Composite data control frame features

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  • Composite data control frame features

    Hello, I have a question about composite data control frames, in particular how PC-DMIS calculates perpendicularity.

    So I have a part with many 0.130 diameter holes going through the -A- plane. The company we are making the part for designated that they have to be perpendicular to -A- plane within 0.010.
    The composite frame is structured like the picture I included.


    So my issue lies in how exactly does PD-DMIS determine perpendicularity? My understanding is that when it takes hits in the holes it takes 4 hits near the bottom and 4 hits near the top then constructs a cylinder.
    Then it takes the worst deviated point on the bottom and the worst deviated point on the top and connects them with a line to compare to -A- plane. Our -A- plane is measured by taking about 30 hits under the part.

    We have issues where sometimes it says the holes are not perpendicular withing 0.010 of -A-. I find it really hard to believe that this is true since you can put a gauge pin in the hole and check it against -A- and it appears to have zero deviation. Also the holes pass for location but not perpendicularity.

    Maybe our constructed -A- is not flat enough and is throwing out our holes? Any help would be appreciated.


  • #2
    Its also checking the holes as "pattern" at the tighter tolerance. If I can see the report correctly some are deviating a little negative ( call it -x- ??? ) and some a re looking alot more + ?? Something in the manufacturing method ?


    • #3
      As Schlag said - it's also checking the location of the holes to each other,

      For simplicity say your Dat A plane is in Z. Then it's best fitting (rotating around Z and shifting in x and y) to minimise the average error, then reporting the positions.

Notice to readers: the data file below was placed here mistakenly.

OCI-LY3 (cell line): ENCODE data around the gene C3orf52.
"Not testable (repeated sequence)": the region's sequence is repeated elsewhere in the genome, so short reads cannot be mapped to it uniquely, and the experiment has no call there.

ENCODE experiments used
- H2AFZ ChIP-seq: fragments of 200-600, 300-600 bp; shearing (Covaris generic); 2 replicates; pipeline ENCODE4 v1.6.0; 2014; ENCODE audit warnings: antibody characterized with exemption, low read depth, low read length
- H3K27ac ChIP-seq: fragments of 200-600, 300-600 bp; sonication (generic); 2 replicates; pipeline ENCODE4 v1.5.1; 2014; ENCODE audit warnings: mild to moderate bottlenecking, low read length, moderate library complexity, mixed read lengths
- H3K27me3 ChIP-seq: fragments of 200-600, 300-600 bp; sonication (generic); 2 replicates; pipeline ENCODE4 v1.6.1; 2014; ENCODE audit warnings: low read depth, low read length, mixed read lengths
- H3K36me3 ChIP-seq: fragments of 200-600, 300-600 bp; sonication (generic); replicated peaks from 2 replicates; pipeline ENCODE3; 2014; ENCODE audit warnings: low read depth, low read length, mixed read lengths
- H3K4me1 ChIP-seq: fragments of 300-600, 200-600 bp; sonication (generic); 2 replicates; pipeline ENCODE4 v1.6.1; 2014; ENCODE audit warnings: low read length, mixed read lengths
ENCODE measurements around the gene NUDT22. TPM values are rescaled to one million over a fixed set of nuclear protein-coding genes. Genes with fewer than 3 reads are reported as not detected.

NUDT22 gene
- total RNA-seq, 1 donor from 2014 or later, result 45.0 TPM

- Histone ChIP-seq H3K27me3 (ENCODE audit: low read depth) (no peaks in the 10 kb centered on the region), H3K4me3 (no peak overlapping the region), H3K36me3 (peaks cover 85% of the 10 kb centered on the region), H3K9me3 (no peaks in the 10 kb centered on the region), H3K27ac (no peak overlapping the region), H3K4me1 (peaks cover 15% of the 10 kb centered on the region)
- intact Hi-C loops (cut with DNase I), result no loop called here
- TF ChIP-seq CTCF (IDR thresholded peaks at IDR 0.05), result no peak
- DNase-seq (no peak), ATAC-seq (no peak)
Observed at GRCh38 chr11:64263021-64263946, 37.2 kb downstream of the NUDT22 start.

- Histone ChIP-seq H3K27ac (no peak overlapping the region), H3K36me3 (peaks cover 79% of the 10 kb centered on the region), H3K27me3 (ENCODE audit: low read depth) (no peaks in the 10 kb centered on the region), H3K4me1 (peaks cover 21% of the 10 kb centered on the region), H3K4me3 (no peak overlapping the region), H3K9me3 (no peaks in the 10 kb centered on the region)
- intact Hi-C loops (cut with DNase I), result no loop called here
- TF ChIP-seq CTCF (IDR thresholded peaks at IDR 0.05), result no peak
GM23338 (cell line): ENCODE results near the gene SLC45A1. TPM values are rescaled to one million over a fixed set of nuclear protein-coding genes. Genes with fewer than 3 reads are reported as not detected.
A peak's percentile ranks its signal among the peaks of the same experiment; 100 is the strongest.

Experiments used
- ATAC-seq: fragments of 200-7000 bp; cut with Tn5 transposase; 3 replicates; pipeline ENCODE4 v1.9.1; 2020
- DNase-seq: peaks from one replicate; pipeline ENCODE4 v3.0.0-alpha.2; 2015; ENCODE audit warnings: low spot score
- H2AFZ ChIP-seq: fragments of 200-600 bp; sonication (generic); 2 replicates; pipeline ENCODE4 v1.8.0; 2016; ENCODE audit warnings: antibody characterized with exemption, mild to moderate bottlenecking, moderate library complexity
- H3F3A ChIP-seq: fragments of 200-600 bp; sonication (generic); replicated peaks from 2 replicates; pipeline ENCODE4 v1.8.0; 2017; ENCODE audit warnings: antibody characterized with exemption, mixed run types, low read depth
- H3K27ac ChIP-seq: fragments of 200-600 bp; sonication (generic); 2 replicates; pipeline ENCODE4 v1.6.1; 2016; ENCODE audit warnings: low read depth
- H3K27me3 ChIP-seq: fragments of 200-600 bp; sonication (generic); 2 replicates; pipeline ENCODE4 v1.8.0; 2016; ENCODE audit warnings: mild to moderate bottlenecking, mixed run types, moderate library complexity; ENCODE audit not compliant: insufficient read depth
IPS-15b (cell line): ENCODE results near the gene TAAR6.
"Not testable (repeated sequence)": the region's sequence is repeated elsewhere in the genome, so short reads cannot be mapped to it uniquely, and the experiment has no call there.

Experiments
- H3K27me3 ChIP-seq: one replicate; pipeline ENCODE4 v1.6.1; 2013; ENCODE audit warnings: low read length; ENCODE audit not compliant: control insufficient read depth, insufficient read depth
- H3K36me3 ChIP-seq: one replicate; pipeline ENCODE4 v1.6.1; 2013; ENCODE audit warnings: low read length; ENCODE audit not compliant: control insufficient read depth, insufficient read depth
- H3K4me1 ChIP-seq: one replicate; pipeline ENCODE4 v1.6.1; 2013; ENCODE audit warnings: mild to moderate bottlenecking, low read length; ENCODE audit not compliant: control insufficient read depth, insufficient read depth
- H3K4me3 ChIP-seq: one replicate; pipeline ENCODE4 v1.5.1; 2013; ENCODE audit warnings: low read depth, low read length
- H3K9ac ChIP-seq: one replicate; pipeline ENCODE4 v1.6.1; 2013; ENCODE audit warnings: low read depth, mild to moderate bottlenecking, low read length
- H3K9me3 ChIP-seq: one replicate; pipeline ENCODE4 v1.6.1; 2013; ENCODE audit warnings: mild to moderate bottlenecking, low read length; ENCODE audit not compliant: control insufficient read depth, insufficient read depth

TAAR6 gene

Think of it this way, this check is to check if the mating part will fit, the looser tolerance checks if the mating part is in the right location relative to everything else.

      You could also try this...

      1) Best fit as described above (assuming Dat A is in Z)
      2) Switch to legacy dimensions
      3) Report the positions of the holes using legacy (untick 'Use datums' and select all your holes in one go)
      4) you should see the same holes out as in the xact dimension.
      5) Insert > Report Command > Analysis, select all the dimensions you've just created, tick Graphical, enter a multiplier, hit apply, show all arrow then view window to see a graphical analysis of the hole pattern.

      Automettech - Automated Metrology Technology


      • #4
        If I understand you correctly you are asking why some of the holes are deviated negative and some positive? Well, the part is very long and has a curve in it that dictates the -B- plane where the "X" measurements are taken from. The holes are the last step in the machining process then the part goes to forming to match the curve check template. I know it is not the best way but its how it's done right now. So depending on how accurate the forming is done the -B- the plane will "shift". It is pretty hard to explain without showing the part which I think would be against company policy. Here is a drawing kind of explaining it.

        CURVE DWG.jpeg


        • #5